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Discussion Starter #1
I adjust my chain using the method of fully compressing the suspension and getting about an inch up / down travel at mid point of lower chain.
I just compared how this looks using the manual's recommended method, which is to push the lower chain up from below between the end of the rubber on swingarm and rear sprocket, to give a recommended 7mm gap between chain and swingarm.
My check method gives a 15-20mm gap using the manual's method.
Could someone with a reasonably new well-adjusted new-ish chain see what gap they get using the manual's chain check method? I'm worried I may be over-tightening it.
Thanks
 

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you'll know if you overtighten it as you can hear the chain moving much more. slightly loose is better than too tight (in this case)
 

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How would you have the bike when measuring the 7mm gap between chain and swingarm?
Bike standing upright, bike leaning on stand, rider sitting on bike or with bike raised and rear wheel hanging with no weight compressing shock?
 

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How would you have the bike when measuring the 7mm gap between chain and swingarm?
Bike standing upright, bike leaning on stand, rider sitting on bike or with bike raised and rear wheel hanging with no weight compressing shock?
"Place the motorcycle on the side stand. Switch the transmission to neutral and push the chain up. The distance between the chain and swing arm should be 7mm (0.3 in) when the upper part of the chain is tensioned." Quoted from the owners manual.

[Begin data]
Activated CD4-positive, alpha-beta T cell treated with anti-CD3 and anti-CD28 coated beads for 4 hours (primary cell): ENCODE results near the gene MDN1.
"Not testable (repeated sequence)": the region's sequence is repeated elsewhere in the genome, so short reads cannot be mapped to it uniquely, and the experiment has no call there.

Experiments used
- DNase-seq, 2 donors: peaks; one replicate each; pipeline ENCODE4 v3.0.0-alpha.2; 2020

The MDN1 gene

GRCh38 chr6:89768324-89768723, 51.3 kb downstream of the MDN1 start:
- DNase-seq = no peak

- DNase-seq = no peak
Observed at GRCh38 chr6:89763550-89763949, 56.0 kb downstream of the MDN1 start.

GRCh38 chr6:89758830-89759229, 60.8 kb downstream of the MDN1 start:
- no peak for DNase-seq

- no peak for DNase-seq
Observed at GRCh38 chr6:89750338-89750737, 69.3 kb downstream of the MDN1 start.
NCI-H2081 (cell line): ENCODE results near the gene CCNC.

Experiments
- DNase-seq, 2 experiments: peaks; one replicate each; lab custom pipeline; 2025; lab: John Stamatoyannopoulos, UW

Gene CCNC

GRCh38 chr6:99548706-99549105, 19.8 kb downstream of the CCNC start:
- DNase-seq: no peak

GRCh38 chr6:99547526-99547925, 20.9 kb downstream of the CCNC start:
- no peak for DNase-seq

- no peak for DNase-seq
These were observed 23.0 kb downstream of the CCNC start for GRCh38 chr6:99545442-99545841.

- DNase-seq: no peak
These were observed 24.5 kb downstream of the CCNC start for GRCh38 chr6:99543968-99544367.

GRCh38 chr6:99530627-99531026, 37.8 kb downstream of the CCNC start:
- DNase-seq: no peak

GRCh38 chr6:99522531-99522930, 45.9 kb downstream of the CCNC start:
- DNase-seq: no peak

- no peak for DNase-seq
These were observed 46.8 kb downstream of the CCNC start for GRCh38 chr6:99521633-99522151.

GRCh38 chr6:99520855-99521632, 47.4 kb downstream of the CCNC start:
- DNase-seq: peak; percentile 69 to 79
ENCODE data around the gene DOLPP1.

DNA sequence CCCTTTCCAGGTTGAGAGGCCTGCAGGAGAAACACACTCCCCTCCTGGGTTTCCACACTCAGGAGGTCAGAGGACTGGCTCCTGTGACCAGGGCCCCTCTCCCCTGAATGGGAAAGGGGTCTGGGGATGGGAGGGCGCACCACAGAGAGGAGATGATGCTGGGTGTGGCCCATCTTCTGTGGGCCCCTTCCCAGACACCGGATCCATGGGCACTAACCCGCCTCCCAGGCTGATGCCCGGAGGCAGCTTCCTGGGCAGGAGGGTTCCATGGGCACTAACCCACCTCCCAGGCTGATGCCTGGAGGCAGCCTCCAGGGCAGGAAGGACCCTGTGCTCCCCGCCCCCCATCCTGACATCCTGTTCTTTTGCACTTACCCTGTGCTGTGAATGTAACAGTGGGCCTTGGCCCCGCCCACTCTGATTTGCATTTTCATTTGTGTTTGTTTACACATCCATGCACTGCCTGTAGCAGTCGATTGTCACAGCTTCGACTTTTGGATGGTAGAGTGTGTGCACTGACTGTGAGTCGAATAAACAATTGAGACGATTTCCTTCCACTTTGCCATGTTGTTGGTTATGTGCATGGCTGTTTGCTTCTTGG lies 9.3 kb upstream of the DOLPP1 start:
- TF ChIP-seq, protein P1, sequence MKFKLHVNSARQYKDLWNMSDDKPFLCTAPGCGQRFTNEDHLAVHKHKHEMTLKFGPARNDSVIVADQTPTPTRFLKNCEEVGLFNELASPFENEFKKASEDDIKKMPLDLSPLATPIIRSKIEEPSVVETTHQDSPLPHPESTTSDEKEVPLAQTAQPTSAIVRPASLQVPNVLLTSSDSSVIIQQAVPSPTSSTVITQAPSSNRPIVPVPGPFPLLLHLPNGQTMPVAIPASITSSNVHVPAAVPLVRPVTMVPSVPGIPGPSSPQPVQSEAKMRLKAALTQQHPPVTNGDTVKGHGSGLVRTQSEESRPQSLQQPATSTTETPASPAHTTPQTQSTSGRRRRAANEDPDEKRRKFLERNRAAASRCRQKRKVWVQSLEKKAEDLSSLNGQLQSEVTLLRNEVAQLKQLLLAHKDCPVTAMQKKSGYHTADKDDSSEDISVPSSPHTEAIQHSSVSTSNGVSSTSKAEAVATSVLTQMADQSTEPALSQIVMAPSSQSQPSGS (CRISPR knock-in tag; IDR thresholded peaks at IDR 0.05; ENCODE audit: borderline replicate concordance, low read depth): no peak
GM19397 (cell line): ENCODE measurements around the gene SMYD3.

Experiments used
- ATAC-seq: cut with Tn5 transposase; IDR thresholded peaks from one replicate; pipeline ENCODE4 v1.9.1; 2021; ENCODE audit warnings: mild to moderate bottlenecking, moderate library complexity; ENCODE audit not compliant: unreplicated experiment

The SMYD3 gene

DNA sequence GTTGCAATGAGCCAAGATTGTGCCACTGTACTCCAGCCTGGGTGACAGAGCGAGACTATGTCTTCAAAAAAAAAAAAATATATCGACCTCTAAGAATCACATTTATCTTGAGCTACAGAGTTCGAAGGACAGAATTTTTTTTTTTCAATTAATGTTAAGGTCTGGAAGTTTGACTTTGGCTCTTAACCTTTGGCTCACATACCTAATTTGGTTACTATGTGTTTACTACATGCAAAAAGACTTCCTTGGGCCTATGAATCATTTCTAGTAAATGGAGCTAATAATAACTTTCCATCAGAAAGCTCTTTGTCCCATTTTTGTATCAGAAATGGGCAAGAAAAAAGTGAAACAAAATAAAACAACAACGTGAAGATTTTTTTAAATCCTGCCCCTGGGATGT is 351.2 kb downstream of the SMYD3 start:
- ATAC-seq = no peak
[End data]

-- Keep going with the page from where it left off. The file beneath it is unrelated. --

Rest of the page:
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"Place the motorcycle on the side stand. Switch the transmission to neutral and push the chain up. The distance between the chain and swing arm should be 7mm (0.3 in) when the upper part of the chain is tensioned." Quoted from the owners manual.
which is quite tricky when your sat on the bike.
 

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Discussion Starter #8
Thanks folks.
I've loosened the chain to give around 7 mm gap according to the manual's method of tension checking.

BTW this was the first time I'd needed to adjust the chain in about 10 months and 6K miles, since I put a new chain on, and the chain adjuster bolts had pretty much seized. With regular WD40 application and working the bolts I un-seized them over the course of a few days. I then took off the back wheel and completely removed both bolts before coating them in copperslip and replacing.

I'd advise anyone who hasn't adjusted their chain in a while to check their adjuster bolts for seizure; as several threads have reported this is a common problem and can be a nightmare to resolve if they seize completely.
No water came out of my swingarm though when I removed the bolts, and I haven't done the "drill drain holes in bottom of swingarm" procedure. May still do it one day.
 
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